Roger Daltrey says the Who will launch its final world tour in 2015 in celebration of the band's 50th anniversary. Daltrey reiterated to Rolling Stone that he and Pete Townshend are far from retiring the brand after the still-unannounced dates wrap up, explaining, "We aren't finishing after that. We intend to go on doing music until we drop, but. . . the touring is incredibly grinding on the body and we have to draw a line in the sand somewhere. This will be the last old-fashioned, big tour. . . Our anniversary is actually right now. We were the Who 50 years ago this month. To us, 2015 is just another year."
Daltrey said that the upcoming tour will feature a hits-based setlist, despite die-hards longtime calls for deeper album cuts to be featured in the band's sets: "People don't want new stuff. The fans might want that, but most people that want to come to a show want to hear what they grew up with. Let's not kid ourselves. We will always sell more tickets if we play the hits. That's a fact. The economics of the road, obviously, demand that you sell a lot of tickets. It's easy for fans to stick their heads in the sand and not understand the economics of touring. It's incredibly expensive to put on a show, so you have to put bums in seats. There might be 40,000 total people in America who want to hear 'Slip Kid.' That won't be enough to put us on the road. That's the problem."
When pressed about any new material from the band, who haven't released anything since 2006's Endless Wire album, Daltrey said that new material might be performed in a different type of venue to the Who's usual arena shows: "We're hoping to do an album. If we play any of those songs, we'll have to do them in separate shows and announce that ahead of time. If people want to buy those tickets in great numbers, fabulous. Maybe that means sitting down in a theater for a couple of weeks. That means you travel to once place, but you're stationed there. You aren't touring. It's the touring, the schlepping, that kills you. The music is a joy. The two hours on stage every night is a joy, even though it's incredibly strenuous. The schlepping and changing hotels every day, that can become incredibly hard work."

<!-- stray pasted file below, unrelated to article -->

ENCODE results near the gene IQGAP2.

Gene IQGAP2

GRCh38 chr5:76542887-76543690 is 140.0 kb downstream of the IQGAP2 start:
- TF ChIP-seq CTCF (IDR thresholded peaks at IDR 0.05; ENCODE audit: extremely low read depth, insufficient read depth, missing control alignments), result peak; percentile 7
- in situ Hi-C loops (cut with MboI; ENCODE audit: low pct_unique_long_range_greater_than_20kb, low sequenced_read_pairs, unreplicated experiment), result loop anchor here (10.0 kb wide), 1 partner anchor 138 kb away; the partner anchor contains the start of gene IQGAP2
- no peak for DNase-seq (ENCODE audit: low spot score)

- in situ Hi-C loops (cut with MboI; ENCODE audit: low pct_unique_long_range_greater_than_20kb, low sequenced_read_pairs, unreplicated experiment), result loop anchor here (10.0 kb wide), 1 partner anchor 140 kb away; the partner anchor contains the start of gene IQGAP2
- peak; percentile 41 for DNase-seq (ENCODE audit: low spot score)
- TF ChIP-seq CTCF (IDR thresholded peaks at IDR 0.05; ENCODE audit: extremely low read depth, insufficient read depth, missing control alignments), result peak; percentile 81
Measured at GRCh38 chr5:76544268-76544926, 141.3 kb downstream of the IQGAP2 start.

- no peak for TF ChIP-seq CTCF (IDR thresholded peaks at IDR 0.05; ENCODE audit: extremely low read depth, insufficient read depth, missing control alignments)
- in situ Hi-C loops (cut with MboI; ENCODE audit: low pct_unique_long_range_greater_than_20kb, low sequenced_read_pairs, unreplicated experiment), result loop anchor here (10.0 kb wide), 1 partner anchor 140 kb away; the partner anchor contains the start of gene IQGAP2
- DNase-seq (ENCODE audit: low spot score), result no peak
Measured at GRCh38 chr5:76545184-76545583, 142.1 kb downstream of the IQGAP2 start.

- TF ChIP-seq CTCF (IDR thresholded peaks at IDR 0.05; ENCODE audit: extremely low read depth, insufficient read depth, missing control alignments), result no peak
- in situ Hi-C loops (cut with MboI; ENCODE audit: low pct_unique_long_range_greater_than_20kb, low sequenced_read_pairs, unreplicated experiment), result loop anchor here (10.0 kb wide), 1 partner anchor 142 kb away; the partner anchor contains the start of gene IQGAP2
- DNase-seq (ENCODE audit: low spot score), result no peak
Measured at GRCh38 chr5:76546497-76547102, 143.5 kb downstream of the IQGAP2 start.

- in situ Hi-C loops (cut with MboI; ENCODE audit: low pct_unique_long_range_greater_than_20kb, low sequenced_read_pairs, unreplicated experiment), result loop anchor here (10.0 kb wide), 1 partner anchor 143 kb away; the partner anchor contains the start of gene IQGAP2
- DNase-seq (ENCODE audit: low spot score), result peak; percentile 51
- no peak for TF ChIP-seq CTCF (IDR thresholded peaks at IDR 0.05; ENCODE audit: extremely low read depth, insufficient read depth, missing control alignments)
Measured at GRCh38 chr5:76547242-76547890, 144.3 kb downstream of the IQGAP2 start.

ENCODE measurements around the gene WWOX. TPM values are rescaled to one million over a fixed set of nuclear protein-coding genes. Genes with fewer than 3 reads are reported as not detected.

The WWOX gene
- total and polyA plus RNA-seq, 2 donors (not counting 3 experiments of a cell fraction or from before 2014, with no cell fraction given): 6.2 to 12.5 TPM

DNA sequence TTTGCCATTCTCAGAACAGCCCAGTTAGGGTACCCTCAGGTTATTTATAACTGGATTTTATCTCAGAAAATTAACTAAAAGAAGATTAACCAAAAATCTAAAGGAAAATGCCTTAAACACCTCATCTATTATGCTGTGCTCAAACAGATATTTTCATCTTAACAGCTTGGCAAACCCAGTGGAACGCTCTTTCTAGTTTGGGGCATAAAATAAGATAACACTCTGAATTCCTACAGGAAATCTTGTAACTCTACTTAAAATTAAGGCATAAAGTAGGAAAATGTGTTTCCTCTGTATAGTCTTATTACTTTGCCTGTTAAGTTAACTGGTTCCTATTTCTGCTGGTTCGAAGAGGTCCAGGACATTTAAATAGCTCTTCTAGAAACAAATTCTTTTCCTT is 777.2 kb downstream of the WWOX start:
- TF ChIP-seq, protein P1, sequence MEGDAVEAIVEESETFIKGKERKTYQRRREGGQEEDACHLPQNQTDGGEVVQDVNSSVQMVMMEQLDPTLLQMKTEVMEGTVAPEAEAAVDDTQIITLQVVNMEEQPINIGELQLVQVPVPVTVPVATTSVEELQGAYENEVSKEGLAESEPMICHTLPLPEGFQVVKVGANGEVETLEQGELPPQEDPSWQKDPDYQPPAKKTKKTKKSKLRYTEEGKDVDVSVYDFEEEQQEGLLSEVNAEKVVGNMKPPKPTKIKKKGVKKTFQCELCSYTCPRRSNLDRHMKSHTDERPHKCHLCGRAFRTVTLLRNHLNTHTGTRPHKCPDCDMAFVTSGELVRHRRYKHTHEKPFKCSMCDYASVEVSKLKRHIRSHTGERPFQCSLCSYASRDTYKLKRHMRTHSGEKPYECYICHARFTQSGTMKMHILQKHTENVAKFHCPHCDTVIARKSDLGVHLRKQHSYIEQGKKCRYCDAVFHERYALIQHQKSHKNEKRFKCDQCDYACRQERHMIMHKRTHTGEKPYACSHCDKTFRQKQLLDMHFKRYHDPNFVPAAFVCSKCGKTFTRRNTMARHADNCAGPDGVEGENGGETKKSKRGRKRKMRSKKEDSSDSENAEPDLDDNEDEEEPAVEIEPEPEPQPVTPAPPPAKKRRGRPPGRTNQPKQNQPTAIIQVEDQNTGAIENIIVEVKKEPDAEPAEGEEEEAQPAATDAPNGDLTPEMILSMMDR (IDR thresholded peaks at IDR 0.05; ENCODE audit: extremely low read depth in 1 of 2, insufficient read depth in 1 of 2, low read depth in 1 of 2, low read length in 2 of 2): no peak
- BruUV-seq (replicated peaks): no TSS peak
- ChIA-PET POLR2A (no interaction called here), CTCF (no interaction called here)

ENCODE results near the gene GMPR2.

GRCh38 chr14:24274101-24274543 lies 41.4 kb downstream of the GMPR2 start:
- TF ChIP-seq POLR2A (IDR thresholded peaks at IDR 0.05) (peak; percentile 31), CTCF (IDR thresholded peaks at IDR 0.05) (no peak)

Roger Daltrey wasn't specific about what type of experimental shows the Who might undertake, but a while back he gave us a thumbnail sketch of where the band could find themselves after the next world tour: "Die-hard Who fans think that six nights at Radio City (Music Hall) playing our obscurer stuff would be a huge success -- it might not. Y'know, I'd like to do, indeed I'd like to do, an acoustic set somewhere, y'know do 'Imagine A Man,' and maybe do a question and answer thing with an audience. So it's a totally different type of show; 40 minutes and then do a 40 minute chat, question and answer and talk to the audience. It could be a lot of fun and I think it could make a very interesting night out."
Pete Townshend told us that a prolonged string of residencies would be the ideal situation for the Who at this stage of the game: "I've no idea where would be right for it. I would like very much to do what we call 'sit downs' -- y'know, to go into a city and spend a couple of weeks. The problem is that Roger can't do more than two shows in a row. So this means, y'know, that we can't really lock out a theater because we will be paying for dead time all the time. The two days on you would lose the money on day three. So we have to tour it. And I would much prefer to just sit in a city and get to know the local restaurants and have an easy time. But I think, y'know, touring is what we do, so we can do it, I'm sure it'll be fine."
On July 8th, the Who wrapped its 54-date 2012-2013 Quadrophenia & More Tour at London's Wembley Arena.
Photo Courtesy of Rick Diamond